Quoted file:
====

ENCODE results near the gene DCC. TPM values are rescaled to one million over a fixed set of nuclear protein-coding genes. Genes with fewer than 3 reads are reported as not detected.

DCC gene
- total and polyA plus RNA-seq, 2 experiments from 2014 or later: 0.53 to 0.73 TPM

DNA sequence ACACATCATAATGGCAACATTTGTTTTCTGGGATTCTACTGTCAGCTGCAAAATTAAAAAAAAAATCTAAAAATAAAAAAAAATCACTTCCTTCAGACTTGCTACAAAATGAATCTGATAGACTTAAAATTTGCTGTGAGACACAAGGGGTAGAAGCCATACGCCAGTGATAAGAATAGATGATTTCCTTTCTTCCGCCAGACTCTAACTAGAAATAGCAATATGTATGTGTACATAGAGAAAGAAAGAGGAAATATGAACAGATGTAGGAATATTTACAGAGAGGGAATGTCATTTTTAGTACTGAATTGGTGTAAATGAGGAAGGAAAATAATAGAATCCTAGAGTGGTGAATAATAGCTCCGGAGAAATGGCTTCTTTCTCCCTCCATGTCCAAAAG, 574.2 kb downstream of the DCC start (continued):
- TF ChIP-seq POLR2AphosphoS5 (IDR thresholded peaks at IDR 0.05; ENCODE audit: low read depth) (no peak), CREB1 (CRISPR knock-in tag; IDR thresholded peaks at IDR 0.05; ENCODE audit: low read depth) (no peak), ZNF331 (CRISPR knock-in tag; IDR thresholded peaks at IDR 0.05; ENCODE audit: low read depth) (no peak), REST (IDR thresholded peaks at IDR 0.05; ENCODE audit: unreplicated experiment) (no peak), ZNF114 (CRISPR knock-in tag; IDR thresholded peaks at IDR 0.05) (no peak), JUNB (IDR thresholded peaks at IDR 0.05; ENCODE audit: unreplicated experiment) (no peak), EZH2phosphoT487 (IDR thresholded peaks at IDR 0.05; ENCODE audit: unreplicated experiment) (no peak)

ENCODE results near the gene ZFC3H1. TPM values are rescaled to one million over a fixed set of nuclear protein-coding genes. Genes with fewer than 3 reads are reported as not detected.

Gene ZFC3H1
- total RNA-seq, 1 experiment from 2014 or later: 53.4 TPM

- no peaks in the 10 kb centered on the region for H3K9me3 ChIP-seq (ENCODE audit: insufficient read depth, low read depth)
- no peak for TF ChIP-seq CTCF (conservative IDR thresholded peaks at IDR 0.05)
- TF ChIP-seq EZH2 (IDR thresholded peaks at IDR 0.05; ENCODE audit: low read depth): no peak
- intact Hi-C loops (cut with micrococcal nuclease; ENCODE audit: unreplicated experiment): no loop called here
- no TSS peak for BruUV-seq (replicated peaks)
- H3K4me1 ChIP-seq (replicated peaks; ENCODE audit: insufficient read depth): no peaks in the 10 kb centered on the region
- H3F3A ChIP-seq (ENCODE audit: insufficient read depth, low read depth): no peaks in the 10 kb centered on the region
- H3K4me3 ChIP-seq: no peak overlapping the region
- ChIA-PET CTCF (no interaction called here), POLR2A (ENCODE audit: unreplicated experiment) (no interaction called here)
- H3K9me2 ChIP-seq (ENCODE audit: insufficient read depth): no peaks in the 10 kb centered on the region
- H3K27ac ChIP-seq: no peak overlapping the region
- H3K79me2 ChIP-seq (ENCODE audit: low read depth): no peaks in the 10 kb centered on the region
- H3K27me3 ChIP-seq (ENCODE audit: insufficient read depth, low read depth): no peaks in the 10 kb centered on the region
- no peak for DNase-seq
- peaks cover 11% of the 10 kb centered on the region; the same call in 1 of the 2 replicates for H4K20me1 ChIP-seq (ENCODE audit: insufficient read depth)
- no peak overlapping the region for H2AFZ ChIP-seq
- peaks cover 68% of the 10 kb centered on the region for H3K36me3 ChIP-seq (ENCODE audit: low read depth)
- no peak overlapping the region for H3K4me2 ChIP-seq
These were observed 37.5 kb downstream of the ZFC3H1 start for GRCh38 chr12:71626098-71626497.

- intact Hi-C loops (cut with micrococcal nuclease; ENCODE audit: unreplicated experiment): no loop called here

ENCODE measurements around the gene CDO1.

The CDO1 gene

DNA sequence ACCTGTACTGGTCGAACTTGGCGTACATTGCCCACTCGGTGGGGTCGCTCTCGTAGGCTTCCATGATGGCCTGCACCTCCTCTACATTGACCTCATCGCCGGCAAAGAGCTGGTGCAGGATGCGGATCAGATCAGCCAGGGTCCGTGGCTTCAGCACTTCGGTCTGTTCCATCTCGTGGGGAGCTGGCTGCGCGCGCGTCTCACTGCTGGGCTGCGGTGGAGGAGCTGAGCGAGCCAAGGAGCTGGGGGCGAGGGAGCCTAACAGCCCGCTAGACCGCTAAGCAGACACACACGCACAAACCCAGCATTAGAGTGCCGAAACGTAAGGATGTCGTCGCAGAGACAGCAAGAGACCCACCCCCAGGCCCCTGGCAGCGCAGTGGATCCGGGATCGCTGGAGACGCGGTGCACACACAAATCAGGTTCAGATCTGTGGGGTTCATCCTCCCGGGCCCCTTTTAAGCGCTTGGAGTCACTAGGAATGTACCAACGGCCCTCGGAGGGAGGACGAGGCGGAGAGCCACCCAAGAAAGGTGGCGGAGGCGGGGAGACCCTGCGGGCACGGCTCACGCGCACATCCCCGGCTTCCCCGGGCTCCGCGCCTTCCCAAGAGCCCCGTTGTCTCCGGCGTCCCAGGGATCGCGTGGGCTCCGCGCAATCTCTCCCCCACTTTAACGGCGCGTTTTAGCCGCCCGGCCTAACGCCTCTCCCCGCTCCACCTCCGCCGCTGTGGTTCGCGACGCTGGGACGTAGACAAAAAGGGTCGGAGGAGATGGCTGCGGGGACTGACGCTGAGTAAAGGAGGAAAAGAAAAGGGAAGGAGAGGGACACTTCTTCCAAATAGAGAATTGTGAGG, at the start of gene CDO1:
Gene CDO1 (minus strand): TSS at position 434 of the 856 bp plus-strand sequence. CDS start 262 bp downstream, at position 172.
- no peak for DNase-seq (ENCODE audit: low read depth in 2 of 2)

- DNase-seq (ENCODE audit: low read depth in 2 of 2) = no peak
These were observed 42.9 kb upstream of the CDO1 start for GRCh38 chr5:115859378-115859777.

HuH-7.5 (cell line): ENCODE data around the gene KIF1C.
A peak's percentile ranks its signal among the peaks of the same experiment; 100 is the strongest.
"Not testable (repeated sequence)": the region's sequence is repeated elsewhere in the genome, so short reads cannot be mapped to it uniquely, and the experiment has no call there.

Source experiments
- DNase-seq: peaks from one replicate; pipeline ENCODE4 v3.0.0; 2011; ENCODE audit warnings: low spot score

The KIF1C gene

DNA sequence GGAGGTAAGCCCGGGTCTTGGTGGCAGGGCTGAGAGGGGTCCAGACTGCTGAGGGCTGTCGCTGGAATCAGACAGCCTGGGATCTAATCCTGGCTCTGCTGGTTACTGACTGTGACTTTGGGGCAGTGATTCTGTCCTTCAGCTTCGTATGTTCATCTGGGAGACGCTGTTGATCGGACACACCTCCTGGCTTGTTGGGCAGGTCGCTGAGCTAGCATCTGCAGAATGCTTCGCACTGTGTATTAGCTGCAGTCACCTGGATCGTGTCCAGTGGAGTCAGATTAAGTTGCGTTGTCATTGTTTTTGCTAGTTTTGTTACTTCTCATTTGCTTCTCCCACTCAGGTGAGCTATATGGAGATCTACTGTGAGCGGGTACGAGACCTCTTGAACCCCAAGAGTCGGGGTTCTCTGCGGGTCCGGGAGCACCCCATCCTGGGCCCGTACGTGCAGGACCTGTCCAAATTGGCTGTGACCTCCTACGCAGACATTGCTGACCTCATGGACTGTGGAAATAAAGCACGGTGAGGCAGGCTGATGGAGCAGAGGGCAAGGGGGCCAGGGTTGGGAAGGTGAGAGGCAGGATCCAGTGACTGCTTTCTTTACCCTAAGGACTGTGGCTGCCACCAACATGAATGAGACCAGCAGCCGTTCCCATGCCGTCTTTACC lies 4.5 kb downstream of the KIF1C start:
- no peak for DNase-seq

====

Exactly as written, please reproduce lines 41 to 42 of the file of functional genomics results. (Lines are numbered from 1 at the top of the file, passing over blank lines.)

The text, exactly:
The KIF1C gene

DNA sequence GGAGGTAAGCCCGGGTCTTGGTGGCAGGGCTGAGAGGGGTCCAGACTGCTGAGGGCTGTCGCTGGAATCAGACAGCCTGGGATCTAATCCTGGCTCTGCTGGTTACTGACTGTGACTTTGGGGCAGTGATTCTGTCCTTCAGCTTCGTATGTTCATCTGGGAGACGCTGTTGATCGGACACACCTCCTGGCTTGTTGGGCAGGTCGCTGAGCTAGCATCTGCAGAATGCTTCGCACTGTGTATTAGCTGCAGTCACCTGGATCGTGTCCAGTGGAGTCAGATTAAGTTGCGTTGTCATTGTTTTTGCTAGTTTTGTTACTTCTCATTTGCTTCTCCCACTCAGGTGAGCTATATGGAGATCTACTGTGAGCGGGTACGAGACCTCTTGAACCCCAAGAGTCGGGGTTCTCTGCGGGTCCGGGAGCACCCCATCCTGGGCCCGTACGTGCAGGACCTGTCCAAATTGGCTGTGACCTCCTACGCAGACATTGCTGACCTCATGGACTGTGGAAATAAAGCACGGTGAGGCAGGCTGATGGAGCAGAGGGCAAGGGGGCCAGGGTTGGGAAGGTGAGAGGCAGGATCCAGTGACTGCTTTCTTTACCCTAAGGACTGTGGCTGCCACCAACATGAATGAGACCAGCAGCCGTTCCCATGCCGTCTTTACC lies 4.5 kb downstream of the KIF1C start: